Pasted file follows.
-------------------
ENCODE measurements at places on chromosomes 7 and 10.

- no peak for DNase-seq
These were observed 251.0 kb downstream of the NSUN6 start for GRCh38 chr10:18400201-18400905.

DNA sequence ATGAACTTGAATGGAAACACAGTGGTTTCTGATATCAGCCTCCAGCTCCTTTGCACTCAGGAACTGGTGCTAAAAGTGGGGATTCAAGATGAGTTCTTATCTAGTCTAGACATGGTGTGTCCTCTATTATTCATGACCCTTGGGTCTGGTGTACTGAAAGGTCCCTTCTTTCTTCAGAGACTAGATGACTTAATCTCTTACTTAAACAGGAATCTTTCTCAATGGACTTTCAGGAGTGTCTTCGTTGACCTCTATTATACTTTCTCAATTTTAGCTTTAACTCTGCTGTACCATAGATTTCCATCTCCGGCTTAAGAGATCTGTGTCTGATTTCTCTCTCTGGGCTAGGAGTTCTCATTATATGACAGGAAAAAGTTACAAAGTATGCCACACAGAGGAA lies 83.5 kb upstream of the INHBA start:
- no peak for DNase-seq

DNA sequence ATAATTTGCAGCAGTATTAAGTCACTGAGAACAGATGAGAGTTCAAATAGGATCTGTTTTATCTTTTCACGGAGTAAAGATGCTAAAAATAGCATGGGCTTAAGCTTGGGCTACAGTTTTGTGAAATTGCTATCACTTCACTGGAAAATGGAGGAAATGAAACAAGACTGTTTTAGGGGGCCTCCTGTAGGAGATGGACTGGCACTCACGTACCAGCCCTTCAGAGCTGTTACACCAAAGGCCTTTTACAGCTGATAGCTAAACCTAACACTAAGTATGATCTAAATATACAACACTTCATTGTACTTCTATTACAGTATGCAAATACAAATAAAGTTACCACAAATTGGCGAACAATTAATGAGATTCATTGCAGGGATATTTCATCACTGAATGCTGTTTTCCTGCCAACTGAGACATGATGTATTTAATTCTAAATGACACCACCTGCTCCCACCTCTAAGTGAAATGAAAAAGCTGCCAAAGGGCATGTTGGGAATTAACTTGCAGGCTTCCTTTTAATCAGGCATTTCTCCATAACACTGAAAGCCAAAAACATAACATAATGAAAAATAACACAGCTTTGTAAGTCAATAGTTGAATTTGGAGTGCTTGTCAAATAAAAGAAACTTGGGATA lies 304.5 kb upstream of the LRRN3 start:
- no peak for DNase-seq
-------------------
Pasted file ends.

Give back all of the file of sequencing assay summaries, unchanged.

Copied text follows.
ENCODE measurements at places on chromosomes 7 and 10.

- no peak for DNase-seq
These were observed 251.0 kb downstream of the NSUN6 start for GRCh38 chr10:18400201-18400905.

DNA sequence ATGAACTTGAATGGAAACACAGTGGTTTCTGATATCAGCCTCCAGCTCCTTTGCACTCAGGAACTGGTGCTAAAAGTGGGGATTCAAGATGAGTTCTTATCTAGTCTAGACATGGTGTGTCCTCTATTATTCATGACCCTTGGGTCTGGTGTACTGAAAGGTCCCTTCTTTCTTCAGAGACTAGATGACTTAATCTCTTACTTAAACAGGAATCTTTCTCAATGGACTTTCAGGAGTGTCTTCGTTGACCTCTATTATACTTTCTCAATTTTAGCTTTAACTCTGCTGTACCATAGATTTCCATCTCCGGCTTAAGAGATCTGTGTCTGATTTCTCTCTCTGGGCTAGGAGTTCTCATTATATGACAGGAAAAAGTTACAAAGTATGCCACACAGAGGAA lies 83.5 kb upstream of the INHBA start:
- no peak for DNase-seq

DNA sequence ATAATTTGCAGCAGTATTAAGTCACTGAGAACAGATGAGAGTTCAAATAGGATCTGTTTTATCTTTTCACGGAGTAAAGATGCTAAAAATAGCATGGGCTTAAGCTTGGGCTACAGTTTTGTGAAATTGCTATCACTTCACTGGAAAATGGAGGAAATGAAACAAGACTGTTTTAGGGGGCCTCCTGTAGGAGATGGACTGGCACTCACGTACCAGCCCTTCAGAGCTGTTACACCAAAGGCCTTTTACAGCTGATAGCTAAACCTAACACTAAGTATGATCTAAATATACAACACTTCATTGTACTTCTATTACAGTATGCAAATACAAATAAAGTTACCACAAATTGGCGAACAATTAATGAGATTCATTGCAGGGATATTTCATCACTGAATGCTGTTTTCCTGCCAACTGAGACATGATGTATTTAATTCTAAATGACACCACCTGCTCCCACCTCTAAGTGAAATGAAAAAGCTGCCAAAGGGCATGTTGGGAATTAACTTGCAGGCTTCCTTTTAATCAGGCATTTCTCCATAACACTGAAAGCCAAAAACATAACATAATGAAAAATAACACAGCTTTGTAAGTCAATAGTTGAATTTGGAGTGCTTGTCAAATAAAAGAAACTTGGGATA lies 304.5 kb upstream of the LRRN3 start:
- no peak for DNase-seq